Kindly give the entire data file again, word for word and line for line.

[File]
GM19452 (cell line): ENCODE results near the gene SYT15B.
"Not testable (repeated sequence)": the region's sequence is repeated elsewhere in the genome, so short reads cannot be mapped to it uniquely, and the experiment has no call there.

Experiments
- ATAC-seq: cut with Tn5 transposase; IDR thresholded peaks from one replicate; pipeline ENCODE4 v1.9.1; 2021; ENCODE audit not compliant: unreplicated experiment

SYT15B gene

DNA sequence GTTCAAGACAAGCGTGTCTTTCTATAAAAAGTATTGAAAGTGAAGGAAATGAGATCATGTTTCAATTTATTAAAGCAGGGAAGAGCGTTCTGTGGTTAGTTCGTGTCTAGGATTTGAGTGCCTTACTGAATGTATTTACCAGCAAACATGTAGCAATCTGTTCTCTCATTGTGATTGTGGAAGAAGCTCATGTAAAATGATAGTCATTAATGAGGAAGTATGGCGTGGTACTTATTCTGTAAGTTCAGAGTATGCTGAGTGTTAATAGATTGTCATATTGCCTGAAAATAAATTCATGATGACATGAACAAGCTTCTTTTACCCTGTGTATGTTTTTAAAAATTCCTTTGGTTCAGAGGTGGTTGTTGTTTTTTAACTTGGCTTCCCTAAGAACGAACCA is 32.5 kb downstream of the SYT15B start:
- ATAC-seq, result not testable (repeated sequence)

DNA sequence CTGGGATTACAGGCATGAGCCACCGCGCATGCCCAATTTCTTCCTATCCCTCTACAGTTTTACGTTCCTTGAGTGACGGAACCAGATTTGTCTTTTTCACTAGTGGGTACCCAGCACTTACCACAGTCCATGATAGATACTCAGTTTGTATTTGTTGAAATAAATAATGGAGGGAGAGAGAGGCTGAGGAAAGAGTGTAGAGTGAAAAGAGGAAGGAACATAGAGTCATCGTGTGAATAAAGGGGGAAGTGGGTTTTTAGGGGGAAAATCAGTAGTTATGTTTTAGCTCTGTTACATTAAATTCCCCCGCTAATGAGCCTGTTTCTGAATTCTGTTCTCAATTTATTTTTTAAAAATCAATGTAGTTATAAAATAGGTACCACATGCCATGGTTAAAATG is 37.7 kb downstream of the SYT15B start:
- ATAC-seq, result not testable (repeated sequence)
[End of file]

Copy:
GM19452 (cell line): ENCODE results near the gene SYT15B.
"Not testable (repeated sequence)": the region's sequence is repeated elsewhere in the genome, so short reads cannot be mapped to it uniquely, and the experiment has no call there.

Experiments
- ATAC-seq: cut with Tn5 transposase; IDR thresholded peaks from one replicate; pipeline ENCODE4 v1.9.1; 2021; ENCODE audit not compliant: unreplicated experiment

SYT15B gene

DNA sequence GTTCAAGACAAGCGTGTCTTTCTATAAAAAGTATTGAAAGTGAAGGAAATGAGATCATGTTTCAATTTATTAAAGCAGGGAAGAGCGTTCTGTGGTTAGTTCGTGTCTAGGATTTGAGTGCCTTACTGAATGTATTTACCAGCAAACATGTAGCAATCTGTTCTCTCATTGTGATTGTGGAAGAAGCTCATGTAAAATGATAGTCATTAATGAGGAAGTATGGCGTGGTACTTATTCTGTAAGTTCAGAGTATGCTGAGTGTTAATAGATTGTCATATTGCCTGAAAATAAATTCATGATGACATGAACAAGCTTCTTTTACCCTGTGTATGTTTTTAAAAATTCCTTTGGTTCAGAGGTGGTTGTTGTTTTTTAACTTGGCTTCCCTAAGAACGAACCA is 32.5 kb downstream of the SYT15B start:
- ATAC-seq, result not testable (repeated sequence)

DNA sequence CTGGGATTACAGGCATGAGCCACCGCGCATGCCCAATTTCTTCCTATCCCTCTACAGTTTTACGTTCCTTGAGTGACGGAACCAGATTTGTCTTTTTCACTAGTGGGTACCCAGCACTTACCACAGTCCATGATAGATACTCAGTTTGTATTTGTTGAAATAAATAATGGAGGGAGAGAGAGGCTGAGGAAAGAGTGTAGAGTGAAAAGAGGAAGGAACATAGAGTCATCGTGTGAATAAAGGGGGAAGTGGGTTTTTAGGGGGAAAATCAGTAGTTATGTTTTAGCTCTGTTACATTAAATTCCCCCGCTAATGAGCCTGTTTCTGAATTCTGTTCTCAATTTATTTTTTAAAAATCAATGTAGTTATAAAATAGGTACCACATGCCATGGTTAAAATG is 37.7 kb downstream of the SYT15B start:
- ATAC-seq, result not testable (repeated sequence)